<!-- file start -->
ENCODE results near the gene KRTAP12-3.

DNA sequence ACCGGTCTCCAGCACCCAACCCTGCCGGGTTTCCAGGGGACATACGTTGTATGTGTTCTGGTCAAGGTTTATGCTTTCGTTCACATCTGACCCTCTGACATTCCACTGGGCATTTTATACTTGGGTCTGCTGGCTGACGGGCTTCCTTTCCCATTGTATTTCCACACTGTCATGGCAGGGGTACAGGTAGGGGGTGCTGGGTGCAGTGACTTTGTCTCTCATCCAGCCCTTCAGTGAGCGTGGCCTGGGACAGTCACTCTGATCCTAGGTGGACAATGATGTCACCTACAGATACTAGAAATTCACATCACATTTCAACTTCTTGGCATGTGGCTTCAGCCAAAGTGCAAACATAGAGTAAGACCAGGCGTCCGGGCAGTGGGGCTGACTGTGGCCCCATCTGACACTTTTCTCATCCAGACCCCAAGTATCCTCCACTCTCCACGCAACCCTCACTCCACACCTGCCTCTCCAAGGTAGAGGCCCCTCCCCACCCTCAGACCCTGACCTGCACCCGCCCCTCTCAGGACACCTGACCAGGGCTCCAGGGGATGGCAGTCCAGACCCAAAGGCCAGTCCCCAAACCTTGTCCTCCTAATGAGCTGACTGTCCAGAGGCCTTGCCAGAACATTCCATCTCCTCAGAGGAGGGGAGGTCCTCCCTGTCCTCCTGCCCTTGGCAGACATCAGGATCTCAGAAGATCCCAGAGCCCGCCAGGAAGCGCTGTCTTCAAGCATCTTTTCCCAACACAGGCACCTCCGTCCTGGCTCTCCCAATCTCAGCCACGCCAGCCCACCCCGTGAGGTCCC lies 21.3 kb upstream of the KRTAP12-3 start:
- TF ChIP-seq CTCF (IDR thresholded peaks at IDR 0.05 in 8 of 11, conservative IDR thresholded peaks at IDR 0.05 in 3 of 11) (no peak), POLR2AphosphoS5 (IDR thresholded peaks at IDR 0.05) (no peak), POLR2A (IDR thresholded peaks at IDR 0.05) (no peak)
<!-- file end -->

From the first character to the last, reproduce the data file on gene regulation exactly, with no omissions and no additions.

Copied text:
ENCODE results near the gene KRTAP12-3.

DNA sequence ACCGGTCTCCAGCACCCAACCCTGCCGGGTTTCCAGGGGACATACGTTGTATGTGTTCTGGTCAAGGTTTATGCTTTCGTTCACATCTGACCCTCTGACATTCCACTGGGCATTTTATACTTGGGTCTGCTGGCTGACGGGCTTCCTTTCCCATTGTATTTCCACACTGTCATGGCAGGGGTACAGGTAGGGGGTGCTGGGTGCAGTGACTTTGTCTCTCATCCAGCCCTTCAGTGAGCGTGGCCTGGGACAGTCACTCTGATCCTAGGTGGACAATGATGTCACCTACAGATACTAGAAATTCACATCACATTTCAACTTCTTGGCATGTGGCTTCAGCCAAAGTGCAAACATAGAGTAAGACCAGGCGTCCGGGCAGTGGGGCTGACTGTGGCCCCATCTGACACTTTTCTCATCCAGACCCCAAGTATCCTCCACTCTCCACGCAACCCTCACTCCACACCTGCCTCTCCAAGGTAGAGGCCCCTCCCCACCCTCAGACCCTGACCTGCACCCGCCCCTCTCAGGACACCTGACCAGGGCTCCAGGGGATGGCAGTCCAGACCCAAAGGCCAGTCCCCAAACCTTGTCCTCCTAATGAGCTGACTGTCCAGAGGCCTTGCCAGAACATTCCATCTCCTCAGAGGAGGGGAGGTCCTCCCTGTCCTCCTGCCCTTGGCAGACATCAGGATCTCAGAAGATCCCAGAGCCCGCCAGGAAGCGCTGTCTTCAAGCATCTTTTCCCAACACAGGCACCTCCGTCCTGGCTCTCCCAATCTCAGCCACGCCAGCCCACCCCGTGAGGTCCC lies 21.3 kb upstream of the KRTAP12-3 start:
- TF ChIP-seq CTCF (IDR thresholded peaks at IDR 0.05 in 8 of 11, conservative IDR thresholded peaks at IDR 0.05 in 3 of 11) (no peak), POLR2AphosphoS5 (IDR thresholded peaks at IDR 0.05) (no peak), POLR2A (IDR thresholded peaks at IDR 0.05) (no peak)